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VXers slap copyright notices on malware

What happened to honour among thieves?

Security for virtualized datacentres

Malware authors have lifted a page from the legit software industry's rule book and are slapping copyright notices on their Trojans.

One Russian-based outfit has claimed violations of its "licensing agreement" by its underworld customers will result in samples of the knock-off code being sent to anti-virus firms.

The sanction was spotted in the help files of a malware package called Zeus, detected by security firm Symantec as "Infostealer Banker-C". Zeus is offered for sale on the digital underground, and its creators want to protect their revenue stream by making the creation of knock-offs less lucrative.

The copyright notice, a reflection of a lack of trust between virus creators and their customers, is designed to prevent the malware from being freely distributed after its initial purchase. There's no restriction on the number of machines miscreants might use the original malware to infect.

Virus writers are essentially relying on security firms to help them get around the problem that miscreants who buy their code to steal online banking credentials have few scruples about ripping it off and selling it on.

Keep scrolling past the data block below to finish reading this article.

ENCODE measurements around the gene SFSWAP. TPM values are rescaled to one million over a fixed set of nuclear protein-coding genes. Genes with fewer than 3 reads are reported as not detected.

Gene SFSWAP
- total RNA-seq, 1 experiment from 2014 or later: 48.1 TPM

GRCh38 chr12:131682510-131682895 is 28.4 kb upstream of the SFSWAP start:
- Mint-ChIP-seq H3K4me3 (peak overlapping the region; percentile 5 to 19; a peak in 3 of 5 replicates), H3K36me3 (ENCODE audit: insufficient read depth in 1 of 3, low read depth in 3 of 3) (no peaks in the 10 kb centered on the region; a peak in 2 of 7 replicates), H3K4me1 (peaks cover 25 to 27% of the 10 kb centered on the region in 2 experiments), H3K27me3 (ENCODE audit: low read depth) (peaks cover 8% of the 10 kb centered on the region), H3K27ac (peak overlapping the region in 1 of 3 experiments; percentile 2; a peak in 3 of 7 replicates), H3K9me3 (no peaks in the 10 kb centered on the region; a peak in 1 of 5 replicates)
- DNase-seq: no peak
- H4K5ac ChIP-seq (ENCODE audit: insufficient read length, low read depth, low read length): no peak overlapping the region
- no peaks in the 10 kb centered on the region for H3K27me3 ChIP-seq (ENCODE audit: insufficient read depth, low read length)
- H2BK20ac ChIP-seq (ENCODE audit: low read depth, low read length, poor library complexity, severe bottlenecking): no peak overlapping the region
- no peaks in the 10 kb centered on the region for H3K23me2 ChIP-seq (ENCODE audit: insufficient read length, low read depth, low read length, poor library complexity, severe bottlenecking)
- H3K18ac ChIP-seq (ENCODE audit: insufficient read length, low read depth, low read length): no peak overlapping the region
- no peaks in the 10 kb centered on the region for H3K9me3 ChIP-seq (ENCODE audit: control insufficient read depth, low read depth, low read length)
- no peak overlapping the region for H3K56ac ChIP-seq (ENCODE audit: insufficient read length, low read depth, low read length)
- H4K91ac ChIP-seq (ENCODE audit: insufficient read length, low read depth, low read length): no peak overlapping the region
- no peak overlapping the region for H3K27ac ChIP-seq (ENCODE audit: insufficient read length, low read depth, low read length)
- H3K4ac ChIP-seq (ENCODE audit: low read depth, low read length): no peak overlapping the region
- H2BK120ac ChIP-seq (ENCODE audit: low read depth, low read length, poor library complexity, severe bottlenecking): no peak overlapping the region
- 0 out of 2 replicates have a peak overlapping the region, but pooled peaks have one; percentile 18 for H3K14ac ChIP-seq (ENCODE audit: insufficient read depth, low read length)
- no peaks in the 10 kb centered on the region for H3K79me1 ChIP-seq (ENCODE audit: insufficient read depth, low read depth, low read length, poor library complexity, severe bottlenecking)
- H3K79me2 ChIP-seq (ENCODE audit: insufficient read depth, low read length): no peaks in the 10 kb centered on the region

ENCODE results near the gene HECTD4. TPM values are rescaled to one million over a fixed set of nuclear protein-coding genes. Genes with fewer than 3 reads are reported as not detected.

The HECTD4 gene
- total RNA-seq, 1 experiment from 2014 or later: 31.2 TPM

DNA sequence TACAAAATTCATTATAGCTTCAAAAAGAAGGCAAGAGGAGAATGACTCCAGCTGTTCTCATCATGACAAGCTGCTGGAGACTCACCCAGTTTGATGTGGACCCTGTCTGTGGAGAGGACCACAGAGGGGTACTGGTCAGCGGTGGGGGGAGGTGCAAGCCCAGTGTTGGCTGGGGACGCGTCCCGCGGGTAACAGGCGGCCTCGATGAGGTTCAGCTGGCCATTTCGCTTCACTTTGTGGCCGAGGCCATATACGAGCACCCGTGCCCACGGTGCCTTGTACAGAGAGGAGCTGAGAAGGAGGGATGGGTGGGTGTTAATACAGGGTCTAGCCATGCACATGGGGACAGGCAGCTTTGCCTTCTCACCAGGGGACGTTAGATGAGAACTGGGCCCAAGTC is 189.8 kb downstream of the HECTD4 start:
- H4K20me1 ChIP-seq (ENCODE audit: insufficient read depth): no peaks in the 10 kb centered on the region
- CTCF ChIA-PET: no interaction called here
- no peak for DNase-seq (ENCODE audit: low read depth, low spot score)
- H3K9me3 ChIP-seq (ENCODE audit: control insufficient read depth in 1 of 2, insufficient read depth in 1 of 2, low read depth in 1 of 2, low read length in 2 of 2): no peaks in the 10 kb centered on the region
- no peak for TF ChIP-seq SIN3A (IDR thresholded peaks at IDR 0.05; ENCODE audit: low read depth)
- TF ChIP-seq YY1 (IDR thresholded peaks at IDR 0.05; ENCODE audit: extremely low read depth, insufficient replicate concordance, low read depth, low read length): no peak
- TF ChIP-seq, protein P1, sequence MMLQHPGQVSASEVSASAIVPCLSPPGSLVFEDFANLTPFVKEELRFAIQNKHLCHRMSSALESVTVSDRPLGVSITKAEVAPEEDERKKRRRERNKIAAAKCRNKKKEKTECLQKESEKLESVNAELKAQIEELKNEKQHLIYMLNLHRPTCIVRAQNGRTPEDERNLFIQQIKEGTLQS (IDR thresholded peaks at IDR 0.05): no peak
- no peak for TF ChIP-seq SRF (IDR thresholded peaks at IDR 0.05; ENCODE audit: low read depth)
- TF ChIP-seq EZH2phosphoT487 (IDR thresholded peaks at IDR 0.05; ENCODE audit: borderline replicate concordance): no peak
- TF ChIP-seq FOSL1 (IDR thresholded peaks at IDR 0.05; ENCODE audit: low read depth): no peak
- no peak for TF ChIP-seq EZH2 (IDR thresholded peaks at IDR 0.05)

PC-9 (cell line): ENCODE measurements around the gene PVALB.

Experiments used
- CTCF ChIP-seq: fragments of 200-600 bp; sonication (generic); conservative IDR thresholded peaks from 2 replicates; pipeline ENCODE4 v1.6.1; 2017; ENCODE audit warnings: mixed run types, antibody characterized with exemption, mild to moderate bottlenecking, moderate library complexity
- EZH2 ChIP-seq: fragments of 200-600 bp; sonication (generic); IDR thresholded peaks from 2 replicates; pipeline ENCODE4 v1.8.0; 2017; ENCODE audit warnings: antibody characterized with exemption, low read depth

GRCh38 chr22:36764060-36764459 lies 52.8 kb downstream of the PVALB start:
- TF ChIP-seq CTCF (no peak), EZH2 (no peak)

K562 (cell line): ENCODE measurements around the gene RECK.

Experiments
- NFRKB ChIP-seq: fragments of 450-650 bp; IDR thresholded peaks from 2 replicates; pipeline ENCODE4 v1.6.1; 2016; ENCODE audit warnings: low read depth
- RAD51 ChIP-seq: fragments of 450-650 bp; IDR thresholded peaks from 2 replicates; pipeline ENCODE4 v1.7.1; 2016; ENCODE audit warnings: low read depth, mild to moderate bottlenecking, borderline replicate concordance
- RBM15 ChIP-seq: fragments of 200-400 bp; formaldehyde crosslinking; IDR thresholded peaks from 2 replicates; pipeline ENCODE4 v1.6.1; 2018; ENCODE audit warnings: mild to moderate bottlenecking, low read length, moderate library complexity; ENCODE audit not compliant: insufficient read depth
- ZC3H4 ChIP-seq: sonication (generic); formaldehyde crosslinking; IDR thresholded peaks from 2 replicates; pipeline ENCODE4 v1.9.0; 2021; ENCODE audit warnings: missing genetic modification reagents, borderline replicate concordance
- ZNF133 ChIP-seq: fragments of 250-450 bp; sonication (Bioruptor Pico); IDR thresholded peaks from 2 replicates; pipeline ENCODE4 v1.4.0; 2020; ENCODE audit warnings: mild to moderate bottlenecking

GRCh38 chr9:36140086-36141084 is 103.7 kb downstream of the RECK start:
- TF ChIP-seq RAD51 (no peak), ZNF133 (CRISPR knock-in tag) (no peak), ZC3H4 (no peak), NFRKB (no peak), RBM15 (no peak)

In a blog posting, Symantec security researchers have posted screen shots illustrating the "licensing agreement" for Infostealer Banker-C.

The terms of this licensing agreement demands clients promise not to distribute the code to others, and pay a fee for any update to the product that doesn't involve a bug fix. Reverse engineering of the malware code is also verboten.

"These are typical restrictions that could be applied to any software product, legitimate or not," writes Symantec researcher Liam O'Murchu, adding that the most noteworthy section deals with sanctions for producing knock-off code (translation below).

In cases of violations of the agreement and being detected, the client loses any technical support. Moreover, the binary code of your bot will be immediately sent to antivirus companies.

Despite the warning copies of the malware were traded freely on the digital underground days after its release, Symantec reports. "It just goes to show you just can’t trust anyone in the underground these days," O'Murchu notes. ®

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